Interact is a Rotary-supported Club that Helps Students Get Involved in Community Issues

Rotary Clubs inspire teens to address community and national issues.
Edina students skate to help eradicate polio around the world.

When inspiration spoke, Elizabeth Anderson listened. During the 2015 National Student Leadership Conference, this Edina High School (EHS) 2016 graduate heard about Interact, a Rotary-supported club for students 12 to 18 years old who are interested in learning about and addressing community issues through service while developing leadership skills. “The basis of Interact spoke to me,” Anderson says.

Interact launched at EHS last year thanks to Anderson and Rotary Club mentor Josh Sprague, a board member of the Rotary Club of Edina. “He was crucial in getting it off the ground,” Anderson says, noting that Sprague was instrumental in the group receiving its charter and teaching members to run board meetings, tend to financial matters and more. “It was really nice to have someone,” Anderson says. “Josh helped us be aware of everything in our community, our country and the world,” acknowledging the Rotary Club of Edina and the Edina Morningside Rotary Club, which co-sponsor EHS Interact.

“I’m always interested in service-learning for kids,” Sprague, a former city councilman, says. “Rotary is such a powerhouse for service,” adding it only makes sense to expand service opportunities to adolescents. Sprague isn’t only interested in opening the door to service for the students; he relishes watching teens enter the service-focused arena with enthusiasm. “That’s the exciting part for me,” he says of observing young members develop leadership skills, create service opportunities and implement programs.

The EHS Interact Club, led this year by senior Rozy Eastaugh, holds monthly meetings and is organizing another Skate to End Polio fundraiser for 7-9 p.m., February 10, at Braemar’s outdoor rink. “It was a big success last year, and we’d love to have a lot more in attendance,” Eastaugh says. Last year’s event raised about $1,000, which was earmarked for Rotary’s End Polio Now campaign. The event, which coincides with the Rotary Foundation’s 100th anniversary, is $10 for kids and $20 for adults.

In addition to tackling polio, which historically has been a focus of Rotary, Interact has addressed topics including homelessness by organizing a food drive, mental health issues through posting positive messages around EHS during finals week, and hunger concerns by volunteering at Feed My Starving Children. Members also donated school supplies to an African organization and rang bells over the holidays for the Salvation Army.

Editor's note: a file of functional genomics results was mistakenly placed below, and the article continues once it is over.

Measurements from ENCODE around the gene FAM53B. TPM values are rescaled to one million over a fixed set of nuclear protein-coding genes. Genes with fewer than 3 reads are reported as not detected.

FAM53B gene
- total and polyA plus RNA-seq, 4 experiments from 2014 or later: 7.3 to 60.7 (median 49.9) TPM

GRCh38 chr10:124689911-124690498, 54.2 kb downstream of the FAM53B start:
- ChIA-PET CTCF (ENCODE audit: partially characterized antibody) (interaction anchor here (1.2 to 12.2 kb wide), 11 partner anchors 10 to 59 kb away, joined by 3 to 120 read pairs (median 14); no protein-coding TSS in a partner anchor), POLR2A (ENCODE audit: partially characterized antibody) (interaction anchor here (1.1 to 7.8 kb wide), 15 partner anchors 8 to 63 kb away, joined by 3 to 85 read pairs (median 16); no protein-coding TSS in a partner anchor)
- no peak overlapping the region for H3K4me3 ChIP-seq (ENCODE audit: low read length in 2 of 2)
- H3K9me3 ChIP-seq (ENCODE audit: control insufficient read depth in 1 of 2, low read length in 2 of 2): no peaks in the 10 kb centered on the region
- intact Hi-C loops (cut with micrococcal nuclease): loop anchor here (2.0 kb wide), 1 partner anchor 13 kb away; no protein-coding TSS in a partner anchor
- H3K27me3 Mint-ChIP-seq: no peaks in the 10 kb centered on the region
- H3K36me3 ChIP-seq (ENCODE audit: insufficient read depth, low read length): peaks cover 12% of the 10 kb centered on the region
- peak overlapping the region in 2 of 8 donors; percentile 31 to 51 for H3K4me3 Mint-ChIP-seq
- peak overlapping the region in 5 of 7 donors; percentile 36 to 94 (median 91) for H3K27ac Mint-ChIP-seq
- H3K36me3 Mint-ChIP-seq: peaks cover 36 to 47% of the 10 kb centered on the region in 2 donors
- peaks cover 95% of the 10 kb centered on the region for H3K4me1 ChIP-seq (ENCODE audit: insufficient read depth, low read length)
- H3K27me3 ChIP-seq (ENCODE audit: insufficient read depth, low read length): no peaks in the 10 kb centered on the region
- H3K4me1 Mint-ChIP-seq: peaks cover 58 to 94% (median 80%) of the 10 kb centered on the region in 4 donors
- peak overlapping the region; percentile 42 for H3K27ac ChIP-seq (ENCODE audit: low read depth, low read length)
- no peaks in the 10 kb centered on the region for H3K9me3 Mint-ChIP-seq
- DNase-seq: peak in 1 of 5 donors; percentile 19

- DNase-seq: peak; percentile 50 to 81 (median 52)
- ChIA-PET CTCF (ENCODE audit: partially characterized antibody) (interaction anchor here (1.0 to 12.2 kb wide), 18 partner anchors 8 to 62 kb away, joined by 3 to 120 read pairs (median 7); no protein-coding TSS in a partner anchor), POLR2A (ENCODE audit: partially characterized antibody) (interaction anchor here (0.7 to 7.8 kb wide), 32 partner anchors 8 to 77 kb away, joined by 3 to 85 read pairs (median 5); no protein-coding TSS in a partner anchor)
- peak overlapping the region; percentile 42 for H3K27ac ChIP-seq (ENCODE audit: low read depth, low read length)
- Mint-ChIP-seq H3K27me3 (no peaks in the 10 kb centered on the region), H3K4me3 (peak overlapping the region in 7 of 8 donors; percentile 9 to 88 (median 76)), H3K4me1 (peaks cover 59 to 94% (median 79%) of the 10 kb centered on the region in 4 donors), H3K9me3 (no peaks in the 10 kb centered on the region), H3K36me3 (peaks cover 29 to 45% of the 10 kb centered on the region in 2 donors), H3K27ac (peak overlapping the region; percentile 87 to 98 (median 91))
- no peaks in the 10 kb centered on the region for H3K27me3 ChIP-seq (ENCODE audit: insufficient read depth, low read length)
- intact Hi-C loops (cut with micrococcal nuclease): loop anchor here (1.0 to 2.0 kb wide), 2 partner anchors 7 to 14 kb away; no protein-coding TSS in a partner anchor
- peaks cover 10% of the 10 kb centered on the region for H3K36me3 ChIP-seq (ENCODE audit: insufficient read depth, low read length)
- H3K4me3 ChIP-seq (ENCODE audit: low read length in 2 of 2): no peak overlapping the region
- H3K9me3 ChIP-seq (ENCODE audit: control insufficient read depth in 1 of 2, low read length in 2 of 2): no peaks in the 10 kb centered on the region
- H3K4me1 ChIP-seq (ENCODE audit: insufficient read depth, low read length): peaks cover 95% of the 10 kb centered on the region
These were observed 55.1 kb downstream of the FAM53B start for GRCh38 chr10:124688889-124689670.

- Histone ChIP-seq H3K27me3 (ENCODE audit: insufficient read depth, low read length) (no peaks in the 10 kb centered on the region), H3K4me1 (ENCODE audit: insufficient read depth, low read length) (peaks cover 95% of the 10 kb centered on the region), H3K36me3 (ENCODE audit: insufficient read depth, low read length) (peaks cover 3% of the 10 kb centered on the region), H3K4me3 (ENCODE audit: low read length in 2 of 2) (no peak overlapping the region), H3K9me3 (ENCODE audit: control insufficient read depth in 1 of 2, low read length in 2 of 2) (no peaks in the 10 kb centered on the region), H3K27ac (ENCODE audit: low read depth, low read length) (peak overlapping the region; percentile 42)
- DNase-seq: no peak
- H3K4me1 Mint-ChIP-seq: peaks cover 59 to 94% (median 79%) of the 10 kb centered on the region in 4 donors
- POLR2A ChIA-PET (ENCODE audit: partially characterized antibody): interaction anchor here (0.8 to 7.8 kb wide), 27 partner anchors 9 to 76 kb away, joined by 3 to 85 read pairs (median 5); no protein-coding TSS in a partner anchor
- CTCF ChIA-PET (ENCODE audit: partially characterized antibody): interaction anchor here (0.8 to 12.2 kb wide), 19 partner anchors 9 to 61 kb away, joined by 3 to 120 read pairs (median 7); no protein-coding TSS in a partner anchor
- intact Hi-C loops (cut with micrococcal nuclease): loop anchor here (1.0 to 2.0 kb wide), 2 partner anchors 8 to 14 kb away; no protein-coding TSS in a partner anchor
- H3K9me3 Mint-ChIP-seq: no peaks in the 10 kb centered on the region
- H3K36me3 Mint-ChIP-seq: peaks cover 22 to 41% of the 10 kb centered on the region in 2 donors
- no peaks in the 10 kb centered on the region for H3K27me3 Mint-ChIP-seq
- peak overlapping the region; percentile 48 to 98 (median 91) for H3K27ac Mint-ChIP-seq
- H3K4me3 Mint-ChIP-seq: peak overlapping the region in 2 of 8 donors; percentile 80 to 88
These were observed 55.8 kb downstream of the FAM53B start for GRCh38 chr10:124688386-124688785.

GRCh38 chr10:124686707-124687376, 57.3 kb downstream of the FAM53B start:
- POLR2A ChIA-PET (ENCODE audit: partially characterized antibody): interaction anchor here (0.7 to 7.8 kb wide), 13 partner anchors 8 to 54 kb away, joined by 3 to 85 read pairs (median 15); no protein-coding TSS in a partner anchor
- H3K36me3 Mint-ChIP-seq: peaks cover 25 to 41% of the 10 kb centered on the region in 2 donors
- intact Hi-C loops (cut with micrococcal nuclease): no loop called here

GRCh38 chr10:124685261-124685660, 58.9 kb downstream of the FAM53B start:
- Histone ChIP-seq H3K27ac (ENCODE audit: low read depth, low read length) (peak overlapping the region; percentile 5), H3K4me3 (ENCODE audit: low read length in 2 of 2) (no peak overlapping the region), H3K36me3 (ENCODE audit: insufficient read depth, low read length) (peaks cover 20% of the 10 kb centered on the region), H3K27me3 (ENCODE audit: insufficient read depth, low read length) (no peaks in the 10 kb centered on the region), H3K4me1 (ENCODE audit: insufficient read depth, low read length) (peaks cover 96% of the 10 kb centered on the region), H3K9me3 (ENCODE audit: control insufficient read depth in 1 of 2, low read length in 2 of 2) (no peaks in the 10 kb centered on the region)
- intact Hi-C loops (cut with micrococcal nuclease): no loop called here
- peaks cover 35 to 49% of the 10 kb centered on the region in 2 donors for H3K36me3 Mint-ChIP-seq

The young club garnered early attention from EHS students. The first year yielded about 40 members, and Eastaugh hopes to build on that number and attract new members, who are committed to service-learning programs. “Interact is a uniquely powerful club,” she says. “Being a part of something so much bigger than yourself is definitely a memorable experience.”

The success of the inaugural year was a surprise to Sprague. “It just blew my mind,” he says. There was another surprise at hand. What Sprague may not have expected was the way in which the Interact members inspired adults. He points out that Anderson’s involvement with the club motivated her mother to join Rotary. “The kids mentor adults, too,” Sprague says, highlighting their energy, enthusiasm and fresh take on the world. “There’s definitely a give-and-take that happens with being involved with Interact,” Sprague says.

While Rotary’s involvement assists the Interact members in learning about issues facing various populations, it also provides other benefits. “There’s some real-world experience they get at a young age,” Sprague says, noting the members hone skills in joining together to examine issues and search for solutions. Interact “encourages giving back and lifelong service,” Anderson says. “I think the most valuable asset is it makes me feel more connected to the city of Edina and the Edina community,” Eastaugh says. “I’ve also developed a lot of leadership skills.”